"Y’Barbo works with technical, technological, evidently computer-generated imagery, speaking of the way we try to quantify and even commodify our lives. But he doesn’t argue against the computer's lack of humanity so much as he tries to humanize it, to bring it down – or up – to our scale.”

Peter Frank - Critic for the Huffington Post, Senior Curator at the Riverside Art Museum, and former Editor of THEmagazine Los Angeles.

Friday, 21 April 2017

Return to Printmaking and Design

Hello,

I recently put information together on my printed practice for a show. I disregarded print during my postgraduate study at Chelsea College (2008-2010) and recently have returned to the driving force behind my social based creative practice.













  

Monday, 20 June 2016

Wednesday, 27 November 2013

Kupambana / Chelsea College Exhibition: Cookhouse

Hello All,

This month has seen two projects that i've been working on over the past 6 months come together. 

The first is 'Communicating Values' a Chelsea College of Art & Design / Kupambana Art Foundation Collaboration. The project aimed to create an exchange of dialogue between Lewis PR employees and students and alumni at Chelsea College. The culmina



First thing I have to say about this project is that I regret not giving the title more thought. It came out of back and forth emails as well as questions of value and value structures that had arisen within my research at the time of the start of this project. I think a more appropriate title would be 'Limits of Language' or maybe 'Do We Know More Together?' 

Anyhow, the 6 month project ended with what I thought to be a successful exhibition that showed what we'd been doing in our discussions with one another and also art practice based responses within groups.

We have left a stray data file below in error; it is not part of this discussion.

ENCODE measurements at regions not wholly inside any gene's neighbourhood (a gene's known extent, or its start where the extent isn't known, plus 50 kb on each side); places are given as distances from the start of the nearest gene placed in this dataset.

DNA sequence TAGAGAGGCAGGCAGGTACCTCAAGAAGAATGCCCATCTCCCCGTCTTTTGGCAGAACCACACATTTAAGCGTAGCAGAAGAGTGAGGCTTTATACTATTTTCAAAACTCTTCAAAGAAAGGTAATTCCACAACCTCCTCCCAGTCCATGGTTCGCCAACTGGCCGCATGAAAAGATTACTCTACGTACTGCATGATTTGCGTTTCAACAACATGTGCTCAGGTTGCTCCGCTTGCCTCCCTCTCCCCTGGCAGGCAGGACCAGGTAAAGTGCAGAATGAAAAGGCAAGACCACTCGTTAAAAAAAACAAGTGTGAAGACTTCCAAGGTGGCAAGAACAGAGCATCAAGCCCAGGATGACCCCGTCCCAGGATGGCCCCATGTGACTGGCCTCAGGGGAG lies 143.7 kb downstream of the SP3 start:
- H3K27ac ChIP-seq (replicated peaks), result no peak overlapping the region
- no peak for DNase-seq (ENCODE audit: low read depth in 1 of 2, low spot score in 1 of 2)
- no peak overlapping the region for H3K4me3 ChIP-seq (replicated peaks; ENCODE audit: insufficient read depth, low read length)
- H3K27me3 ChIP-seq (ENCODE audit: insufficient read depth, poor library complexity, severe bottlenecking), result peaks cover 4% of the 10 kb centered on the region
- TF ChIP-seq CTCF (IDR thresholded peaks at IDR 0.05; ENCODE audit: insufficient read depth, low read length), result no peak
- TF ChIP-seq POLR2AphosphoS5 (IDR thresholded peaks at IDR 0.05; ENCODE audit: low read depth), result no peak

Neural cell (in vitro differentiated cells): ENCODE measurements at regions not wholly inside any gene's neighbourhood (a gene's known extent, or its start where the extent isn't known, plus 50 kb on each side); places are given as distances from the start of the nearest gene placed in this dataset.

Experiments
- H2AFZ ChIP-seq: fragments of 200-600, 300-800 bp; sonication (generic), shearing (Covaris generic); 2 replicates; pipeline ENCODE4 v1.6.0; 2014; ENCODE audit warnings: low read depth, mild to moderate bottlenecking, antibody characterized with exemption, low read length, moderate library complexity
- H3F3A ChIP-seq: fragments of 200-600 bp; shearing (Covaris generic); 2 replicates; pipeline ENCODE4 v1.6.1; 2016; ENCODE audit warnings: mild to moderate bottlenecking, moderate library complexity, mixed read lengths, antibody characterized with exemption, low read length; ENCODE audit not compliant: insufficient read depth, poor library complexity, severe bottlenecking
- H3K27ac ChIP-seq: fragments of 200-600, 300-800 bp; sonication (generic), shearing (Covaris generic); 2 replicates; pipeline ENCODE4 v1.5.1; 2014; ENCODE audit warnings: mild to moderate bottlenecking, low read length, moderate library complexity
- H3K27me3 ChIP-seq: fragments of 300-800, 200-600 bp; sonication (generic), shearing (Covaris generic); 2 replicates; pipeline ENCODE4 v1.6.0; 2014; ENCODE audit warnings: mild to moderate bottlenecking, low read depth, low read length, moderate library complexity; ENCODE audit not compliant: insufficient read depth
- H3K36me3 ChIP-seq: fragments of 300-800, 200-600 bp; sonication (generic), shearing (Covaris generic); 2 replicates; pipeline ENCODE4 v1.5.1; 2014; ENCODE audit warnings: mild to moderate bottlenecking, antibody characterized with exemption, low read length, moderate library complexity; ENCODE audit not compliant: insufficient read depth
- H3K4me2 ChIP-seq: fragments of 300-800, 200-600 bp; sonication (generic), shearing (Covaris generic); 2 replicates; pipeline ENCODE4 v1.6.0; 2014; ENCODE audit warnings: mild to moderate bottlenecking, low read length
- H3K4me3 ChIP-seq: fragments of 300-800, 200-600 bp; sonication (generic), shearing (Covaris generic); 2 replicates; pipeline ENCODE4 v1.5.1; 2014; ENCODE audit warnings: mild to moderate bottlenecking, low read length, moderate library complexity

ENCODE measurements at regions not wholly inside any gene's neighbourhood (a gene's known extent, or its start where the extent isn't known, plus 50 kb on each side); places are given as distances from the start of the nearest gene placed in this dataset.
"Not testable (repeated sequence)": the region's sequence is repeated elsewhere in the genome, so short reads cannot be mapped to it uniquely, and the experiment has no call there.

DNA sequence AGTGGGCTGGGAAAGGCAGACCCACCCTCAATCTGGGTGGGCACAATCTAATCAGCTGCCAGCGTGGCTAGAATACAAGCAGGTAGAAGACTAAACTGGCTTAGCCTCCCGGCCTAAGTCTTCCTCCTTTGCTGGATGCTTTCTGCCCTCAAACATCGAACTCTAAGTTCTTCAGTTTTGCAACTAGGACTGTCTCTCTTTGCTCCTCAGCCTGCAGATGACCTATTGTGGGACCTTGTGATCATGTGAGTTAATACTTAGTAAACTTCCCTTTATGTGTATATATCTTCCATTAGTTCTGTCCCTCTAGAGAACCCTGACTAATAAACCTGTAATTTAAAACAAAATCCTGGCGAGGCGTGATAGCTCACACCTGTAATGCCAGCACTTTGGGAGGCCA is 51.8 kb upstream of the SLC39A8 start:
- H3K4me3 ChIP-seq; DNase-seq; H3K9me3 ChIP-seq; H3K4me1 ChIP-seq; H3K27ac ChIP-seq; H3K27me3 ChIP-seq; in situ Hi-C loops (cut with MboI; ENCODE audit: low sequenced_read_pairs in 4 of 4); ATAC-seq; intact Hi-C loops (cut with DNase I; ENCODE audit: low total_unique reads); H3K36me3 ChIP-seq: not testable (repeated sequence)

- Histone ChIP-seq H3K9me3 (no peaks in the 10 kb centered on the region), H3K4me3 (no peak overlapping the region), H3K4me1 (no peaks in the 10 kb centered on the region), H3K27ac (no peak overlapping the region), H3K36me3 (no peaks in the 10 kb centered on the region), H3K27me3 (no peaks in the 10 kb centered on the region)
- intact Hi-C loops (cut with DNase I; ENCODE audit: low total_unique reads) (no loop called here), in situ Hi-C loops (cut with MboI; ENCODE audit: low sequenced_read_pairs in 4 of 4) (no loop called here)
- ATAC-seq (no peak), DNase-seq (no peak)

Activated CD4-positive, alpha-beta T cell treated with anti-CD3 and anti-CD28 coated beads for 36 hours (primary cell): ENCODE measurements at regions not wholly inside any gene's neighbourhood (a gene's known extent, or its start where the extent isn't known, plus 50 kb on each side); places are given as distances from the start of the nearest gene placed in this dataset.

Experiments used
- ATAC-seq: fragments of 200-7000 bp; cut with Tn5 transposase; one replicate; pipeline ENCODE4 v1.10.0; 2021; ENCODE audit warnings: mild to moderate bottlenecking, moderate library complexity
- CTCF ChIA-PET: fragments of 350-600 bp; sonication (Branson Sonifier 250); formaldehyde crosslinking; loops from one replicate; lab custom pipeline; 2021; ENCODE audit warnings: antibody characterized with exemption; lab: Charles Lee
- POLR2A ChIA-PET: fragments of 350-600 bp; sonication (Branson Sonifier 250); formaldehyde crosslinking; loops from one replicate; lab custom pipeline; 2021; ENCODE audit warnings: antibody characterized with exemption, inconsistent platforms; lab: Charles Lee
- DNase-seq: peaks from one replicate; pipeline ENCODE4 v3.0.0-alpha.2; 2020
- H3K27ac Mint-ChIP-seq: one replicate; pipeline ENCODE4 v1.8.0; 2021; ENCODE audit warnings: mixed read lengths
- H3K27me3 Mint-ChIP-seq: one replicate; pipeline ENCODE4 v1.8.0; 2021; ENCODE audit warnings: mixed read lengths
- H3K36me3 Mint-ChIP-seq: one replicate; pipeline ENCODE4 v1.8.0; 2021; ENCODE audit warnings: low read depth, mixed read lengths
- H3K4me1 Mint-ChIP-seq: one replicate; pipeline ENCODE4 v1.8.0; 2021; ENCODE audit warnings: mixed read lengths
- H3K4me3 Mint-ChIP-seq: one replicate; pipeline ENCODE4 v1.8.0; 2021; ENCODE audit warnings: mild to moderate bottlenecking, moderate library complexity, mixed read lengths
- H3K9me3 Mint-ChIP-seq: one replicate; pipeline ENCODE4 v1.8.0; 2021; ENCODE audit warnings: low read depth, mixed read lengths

The second project that i've been working on over the past 6 months was 'Not Knowing: APG / CCW / Chelsea Salon'.




I've post more details about this project here:
http://chelseasalonseries.blogspot.co.uk/2013/11/not-knowing-apg-ccw-chelsea-salon.html






Saturday, 3 August 2013

Plasticity - Tropical Lab at LASALLE College of Art

The work posted below is in response to the theme of TROPICAL LAB 7 and took place between 24th July to 7th August 2013.






video




ECHO: The Poetics of Translation
Walter Benjamin once compared translation to hearing an echo in a forest. Such a 
metaphor for the act of translation suggests the sonic if not oral dimension of language 
and reminds us of the way in which there is a space between the original and its 
repetition. Translation then is a rich terrain of exploration for the arts. 
Tropical Lab 7 draws together student artists from all over the world, bringing them together to learn about Singapore and that of its neighbors. At the same time, it 
provides these artists with the opportunity to collaborate and work across the 
boundaries of country, bringing together differences. While, on one hand, translation 
allows for the discovery and creation of connections between two or more positions, it 
also makes evident a gap. This unbreachable gap reveals the limits of translation - the 
echo is not the original sound, and the copy is not the original. We see shadows, 
supplements or hybrids that appear to relate back to some point of reference and yet, at 
the same time, take on their autonomy and life after the fact.
Duration

The aims and objectives of TROPICAL LAB are to expand the views of the participants, 
to exchange experiences and to stimulate creative thinking through a collaborative 
approach. In addition, to create a positive environment that will stimulate and cultivate 
minds, imaginations, emotional (intuitive) consciousness and cultural sensibilities of the 
emerging generation of young artists and students.
At the same time, we are aiming to establish LASALLE College of the Arts as an 
institution that offers an environment for regional and international students to carry out 
research and advance their art practice in a short period. This will strengthen the value 
and potential of having a programme that is culturally relevant to a range of local, 
regional and international students. 



Wednesday, 24 April 2013

1st Year PhD Exhibition - Salon Adverts


Salon Advert (tree III)
digital print on raw canvas
50 x 50 cm
2013






Salon Advert (tree IV)
digital print on raw canvas
50 x 50 cm
2013